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Pediatric hospitals face rapid increases in respiratory virus

university of michigan hospital emergency sign
Katie Raymond
/
Michigan Radio

A respiratory virus is behind a recent increase in pediatric hospitalizations in Michigan.

Helen DeVos Children's Hospital in Grand Rapids said it's seen a 385% increase in the rate of positive RSV — respiratory syncytial virus — in babies and toddlers exhibiting symptoms of infection.

RSV can affect people of any age. For healthy adults, it’s usually just a common cold. But for babies and toddlers, it can cause fevers, dehydration, and breathing problems. Though RSV is rarely fatal, it could require pediatric hospital care.

Almost all children will be infected with RSV by their second birthday, according to the CDC. But this year, cases are rising more rapidly than usual.

Dr. Mallory Davis, an infection preventionist at DeVos Children's Hospital, said hospital staff are working on getting care for every RSV patient that comes their way.

“We are very full, and our census numbers are pretty high as we work through kind of figuring out how to accommodate all of the sick kiddos in the community,” she said.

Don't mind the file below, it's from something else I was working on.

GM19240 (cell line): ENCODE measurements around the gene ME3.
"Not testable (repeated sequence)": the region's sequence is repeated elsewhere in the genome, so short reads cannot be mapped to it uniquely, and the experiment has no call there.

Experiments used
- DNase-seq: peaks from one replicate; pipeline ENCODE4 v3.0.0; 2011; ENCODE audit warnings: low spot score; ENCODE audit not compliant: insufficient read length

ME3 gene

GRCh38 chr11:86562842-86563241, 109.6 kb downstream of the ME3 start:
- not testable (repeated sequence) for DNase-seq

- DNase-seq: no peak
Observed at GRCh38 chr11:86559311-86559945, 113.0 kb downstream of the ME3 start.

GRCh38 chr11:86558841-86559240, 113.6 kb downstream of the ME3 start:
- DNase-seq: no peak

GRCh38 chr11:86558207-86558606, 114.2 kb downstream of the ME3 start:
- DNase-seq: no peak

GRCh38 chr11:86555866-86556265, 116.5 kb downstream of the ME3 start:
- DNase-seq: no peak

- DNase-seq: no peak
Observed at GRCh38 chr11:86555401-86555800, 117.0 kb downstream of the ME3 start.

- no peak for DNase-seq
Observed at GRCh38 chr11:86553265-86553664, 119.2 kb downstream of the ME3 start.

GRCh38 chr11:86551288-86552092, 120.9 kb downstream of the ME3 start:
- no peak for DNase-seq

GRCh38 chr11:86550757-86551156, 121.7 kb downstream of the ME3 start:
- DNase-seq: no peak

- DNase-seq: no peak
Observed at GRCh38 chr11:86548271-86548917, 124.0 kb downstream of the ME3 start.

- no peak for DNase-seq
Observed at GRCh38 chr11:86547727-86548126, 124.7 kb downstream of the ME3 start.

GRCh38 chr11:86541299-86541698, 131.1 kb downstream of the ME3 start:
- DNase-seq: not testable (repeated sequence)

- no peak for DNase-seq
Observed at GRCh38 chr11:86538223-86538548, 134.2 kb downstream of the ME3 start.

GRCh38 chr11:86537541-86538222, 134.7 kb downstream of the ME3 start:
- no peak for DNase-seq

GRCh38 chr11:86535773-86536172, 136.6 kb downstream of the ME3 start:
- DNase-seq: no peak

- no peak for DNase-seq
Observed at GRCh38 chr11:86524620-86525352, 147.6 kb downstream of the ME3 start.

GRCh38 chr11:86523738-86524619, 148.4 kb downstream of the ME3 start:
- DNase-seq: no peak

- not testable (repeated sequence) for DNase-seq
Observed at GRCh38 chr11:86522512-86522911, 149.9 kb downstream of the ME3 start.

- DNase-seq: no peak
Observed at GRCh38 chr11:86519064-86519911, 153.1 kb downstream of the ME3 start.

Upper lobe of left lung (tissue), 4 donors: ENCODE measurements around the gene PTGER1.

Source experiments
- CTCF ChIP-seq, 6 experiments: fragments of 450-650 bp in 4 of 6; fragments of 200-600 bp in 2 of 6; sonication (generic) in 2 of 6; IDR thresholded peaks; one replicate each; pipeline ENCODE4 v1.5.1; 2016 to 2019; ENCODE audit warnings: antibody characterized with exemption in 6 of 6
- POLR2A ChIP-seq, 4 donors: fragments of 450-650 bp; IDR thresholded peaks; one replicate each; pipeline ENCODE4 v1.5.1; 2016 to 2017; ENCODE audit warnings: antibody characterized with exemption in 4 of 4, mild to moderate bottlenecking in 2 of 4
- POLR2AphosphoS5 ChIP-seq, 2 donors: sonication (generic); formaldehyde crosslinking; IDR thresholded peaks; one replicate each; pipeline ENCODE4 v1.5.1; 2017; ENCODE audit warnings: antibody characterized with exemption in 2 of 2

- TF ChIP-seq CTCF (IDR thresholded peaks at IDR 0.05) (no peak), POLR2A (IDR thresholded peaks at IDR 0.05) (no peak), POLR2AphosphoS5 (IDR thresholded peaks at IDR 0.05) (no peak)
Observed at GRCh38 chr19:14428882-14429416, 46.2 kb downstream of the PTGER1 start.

With more pediatric RSV cases statewide, hospitals are battling increased demand for hospital beds and patient care. However, Dr. Andrea Hadley, a pediatrician, said DeVos Children's is prepared to meet the pressure.

"The good news is that we have learned so much from going through the COVID-19 pandemic,” she said. “Our teams are prepared to handle this."

In order to lighten the load on pediatric hospitals, Hadley recommended parents get their Covid-19 boosters and flu shots to keep severe iterations of those illnesses at bay. She also said parents should be diligent about their children’s hand washing and keep their children home if they exhibit RSV symptoms.

In most cases, Hadley said parents should contact their pediatricians before seeking hospital care.

Emily is a junior at the University of Michigan double majoring in Communications and Creative Writing.
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